Reading Ōe Kenzaburō and Murakami Haruki

Open—Fall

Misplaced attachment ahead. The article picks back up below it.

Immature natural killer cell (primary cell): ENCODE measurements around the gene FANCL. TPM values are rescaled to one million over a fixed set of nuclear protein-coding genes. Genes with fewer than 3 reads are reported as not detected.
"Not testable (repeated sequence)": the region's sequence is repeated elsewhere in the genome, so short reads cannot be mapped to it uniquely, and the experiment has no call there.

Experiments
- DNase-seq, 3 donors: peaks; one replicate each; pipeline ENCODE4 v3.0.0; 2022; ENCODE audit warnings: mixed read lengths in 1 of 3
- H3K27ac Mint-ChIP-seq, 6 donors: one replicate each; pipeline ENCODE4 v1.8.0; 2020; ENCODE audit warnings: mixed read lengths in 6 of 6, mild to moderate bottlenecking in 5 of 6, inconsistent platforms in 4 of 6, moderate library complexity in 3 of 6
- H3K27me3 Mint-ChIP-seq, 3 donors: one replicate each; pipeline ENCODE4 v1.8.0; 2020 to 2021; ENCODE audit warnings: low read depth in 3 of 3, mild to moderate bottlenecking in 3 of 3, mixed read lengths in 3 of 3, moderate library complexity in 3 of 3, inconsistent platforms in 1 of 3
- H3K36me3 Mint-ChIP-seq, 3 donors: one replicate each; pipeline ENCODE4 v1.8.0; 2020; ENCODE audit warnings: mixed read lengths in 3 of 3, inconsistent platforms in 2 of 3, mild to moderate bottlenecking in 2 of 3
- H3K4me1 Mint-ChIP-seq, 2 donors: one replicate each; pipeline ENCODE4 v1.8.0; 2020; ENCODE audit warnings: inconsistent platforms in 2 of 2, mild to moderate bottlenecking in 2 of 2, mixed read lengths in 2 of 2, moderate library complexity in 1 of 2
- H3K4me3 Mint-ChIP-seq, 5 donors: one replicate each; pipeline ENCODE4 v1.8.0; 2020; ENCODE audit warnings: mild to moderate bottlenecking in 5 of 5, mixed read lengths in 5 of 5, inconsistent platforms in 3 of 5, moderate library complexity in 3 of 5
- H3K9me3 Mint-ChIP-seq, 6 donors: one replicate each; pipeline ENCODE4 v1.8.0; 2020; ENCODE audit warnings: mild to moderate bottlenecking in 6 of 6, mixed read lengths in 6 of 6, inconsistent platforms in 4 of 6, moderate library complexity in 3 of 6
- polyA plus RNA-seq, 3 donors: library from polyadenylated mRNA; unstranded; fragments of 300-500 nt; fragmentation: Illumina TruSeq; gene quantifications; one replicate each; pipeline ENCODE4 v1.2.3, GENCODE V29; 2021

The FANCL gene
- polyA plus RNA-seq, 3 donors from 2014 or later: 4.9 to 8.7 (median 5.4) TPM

In this course, we will read English translations of the two most famous contemporary Japanese writers, Ōe Kenzaburō (b.1935) and Murakami Haruki (b.1949).  These two writers serve as symbols of competing trends in contemporary Japanese literature:  “pure” (serious) literature versus popular literature.  Ōe was awarded the Nobel prize in literature in 1994 for creating “an imagined world, where life and myth condense to form a disconcerting picture of the human predicament today.”  On the other hand, Murakami’s fiction, which Ōe has criticized as “pop,” has been described as “youthful, slangy, political, and allegorical” and seamlessly blends the mundane with surrealistic elements.  We will consider not only the differences between these two writers but also the similar themes in their works (social outcasts, alienation, search for identity, memory and history, legend and storytelling).  Our readings will include novels, short stories, nonfiction, and essays.